RSS

Monthly Archives: February 2011

“Wither” by Lauren DeStefano

TEEN LIBRARIAN'S REVIEW:

Lauren DeStefano's upcoming "Wither," the first book in her Chemical Garden Trilogy, is (yet another) teen dystopian novel. Here, we have a future world where the United States is the lone remaining country, Manhattan is a hardscrabble city of industrial skyscrapers, and, because of wickedly disastrous genetic engineering, all women die from a virus at age 20 while men live to the ripe old age of 25. Gah! Interesting hook, right? For the most part, first time author DeStefano delivers the goods, with effective world building, evocative descriptions, some suspenseful moments, and an engaging romance.

As the book begins, 16 year old Rhine has been kidnapped by a Gatherer, who has stolen a fresh group of girls to be sold as child brides. Because the virus kills the young — only the pre-engineered "first generation" survives to old age — reproduction / repopulation is a preeminent concern, especially for the wealthy. With parents dying so young, there is a staggering population of orphans that can be stolen and sold as either servants or brides. Here's where the Gatherers come in; these ruthless men snatch children for profit, selling the special ones and killing those deemed unworthy. Rhine is incredibly savvy and a true survivor (she and twin brother Rowan have lived for years after their first generation parents' accidental deaths), but, nevertheless, she finds herself caught by a Gatherer. Rhine's blonde beauty and heterochromia (different colored eyes) save her life, as all but three girls herded into the Gatherer's van are executed.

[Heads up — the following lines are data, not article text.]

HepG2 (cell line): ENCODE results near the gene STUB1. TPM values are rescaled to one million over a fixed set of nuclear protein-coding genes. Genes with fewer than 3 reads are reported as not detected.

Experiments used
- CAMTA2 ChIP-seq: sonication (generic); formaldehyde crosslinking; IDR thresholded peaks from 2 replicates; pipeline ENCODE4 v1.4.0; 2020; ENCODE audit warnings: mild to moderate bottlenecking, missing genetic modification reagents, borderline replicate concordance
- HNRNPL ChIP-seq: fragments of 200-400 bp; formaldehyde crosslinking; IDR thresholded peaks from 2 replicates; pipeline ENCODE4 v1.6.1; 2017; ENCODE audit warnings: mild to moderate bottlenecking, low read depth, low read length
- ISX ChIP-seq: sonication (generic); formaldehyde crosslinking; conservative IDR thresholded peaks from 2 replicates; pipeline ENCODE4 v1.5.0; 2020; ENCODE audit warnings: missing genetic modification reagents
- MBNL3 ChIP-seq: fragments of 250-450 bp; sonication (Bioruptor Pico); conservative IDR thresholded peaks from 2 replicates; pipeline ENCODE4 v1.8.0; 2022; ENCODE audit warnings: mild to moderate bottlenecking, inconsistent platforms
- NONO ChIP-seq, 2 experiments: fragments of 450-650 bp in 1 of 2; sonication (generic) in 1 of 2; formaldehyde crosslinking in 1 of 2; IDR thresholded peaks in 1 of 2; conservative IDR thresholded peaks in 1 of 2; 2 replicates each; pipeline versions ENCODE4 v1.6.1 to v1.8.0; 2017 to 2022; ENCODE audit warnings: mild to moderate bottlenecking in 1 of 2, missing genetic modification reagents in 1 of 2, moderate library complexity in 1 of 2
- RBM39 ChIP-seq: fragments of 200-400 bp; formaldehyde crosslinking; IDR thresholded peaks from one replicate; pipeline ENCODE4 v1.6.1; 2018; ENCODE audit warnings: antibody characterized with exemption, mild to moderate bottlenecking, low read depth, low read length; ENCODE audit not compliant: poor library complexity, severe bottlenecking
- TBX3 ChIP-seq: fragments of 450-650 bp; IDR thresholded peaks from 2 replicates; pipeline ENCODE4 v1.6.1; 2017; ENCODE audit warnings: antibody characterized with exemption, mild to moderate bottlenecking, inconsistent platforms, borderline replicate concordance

Rhine's ultimate destination is the house of Linden Ashby, a fragile, vulnerable 21 year old whose current wife, 20 year old Rose, is fast succumbing to the fatal virus. Rhine, world weary 18 year old prostitute Jenna, and naive 13 year old orphan Cecily are destined to be the three brides of Linden, as orchestrated by his ruthless father Vaughn. You read that correctly. Three brides. Did I forget to mention that the wealthy dabble in polygamy? I know. Ick.